Inmates attack gangster

Aaron Taylor and Frankie Hawkins

Aaron Taylor and Frankie Hawkins

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Two inmates who slashed a Preston gangster repeatedly in a brutal prison attack have been ordered to serve 10 years on top of their current jail terms.

The victim, who cannot be named for legal reasons, was scarred for life by Frankie Hawkins, 24, and Aaron Lee Taylor, 24. They were found guilty of wounding with intent over the attack, which happened on December 1, 2013.

The wounds were serious – he will also bear permanent scars in particular a noticeable scar on the right if his face

Hawkins was serving a six -and-a-half year sentence for a knifepoint robbery while Taylor was on remand for a robbery.

Prosecuting, Joe Boyd said: “At around 3.30pm the victim was returning to his cell.

“He was on the landing unbolting his door when he felt a heavy blow to the rear of his head, and an attack led to him ending up on the floor.

“He was effectively wounded by a number of slicing motions on his face and torso. He felt slashing movements when he tried to defend himself. He was able to get up and jumped over the netting between the landings and realised he was bleeding heavily.

“At that stage Hawkins shouted, ‘You grass.’”

The man had wounds to his head, face torso and arm which all needed several stitches.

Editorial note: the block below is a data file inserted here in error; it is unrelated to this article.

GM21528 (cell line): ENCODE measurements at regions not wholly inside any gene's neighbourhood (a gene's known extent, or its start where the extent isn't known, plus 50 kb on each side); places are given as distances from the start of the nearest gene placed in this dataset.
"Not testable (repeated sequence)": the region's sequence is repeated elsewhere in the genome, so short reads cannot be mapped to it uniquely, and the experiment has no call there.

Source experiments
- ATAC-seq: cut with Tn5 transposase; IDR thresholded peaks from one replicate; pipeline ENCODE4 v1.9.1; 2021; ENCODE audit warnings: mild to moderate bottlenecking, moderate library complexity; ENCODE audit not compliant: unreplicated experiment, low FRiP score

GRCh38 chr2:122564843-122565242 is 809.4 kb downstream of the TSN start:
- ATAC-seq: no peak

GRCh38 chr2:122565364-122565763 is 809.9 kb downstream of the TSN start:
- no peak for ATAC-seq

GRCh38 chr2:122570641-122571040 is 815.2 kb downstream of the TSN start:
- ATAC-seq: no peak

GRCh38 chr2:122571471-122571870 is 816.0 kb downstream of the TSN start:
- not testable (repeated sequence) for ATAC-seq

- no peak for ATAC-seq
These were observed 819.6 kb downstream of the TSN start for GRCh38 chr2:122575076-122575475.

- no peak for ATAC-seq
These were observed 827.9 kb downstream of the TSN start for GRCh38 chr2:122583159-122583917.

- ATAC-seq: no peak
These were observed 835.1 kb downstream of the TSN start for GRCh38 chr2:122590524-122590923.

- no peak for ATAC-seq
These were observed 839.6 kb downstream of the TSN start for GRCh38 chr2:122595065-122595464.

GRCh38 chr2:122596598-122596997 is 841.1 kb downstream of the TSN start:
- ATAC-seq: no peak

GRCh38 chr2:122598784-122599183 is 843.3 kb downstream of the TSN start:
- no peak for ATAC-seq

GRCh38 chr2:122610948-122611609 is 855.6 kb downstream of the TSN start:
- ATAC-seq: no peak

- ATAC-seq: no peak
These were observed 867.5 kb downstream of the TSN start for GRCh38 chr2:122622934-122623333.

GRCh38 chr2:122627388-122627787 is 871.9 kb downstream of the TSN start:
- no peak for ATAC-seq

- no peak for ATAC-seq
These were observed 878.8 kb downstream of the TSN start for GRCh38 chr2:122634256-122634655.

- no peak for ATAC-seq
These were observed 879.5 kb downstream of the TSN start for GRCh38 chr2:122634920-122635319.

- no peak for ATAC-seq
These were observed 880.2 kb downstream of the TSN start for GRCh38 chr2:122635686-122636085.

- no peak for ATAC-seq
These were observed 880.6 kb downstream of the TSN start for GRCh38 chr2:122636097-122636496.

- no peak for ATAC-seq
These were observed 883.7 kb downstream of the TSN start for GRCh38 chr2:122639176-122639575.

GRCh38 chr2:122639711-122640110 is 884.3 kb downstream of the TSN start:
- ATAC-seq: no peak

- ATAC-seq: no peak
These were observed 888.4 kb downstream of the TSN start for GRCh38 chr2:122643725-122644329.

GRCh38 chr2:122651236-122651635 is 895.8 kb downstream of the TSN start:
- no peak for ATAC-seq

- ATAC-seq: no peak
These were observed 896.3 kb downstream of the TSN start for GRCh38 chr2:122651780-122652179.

The victim did not provide details of his attackers originally but made a statement in March 2014.

Judge Stuart Baker said: “The wounds were serious – he will also bear permanent scars in particular a noticeable scar on the right if his face.

“There’s no evidence as to what the motivation was. Having said that it is quite clear from the fact you singled this man out this was not a spur of the moment incident. It clearly was a premeditated attack.”

He added distubances in prison could “very quickly escalate” into very serious problems.

Defending Hawkins, Sharon Watson said: “With respect they weren’t catastrophic life changing injuries. He can’t properly be characterised as a vulnerable victim, he was serving time for serious offence himself.

“There seems to be a suggestion the offence was committed for payment, there is no evidence of that. the victim is relying purely on hearsay.

“Mr Hawkins can’t be held accountable for fears he has in relation to what others may or may not do in the future.”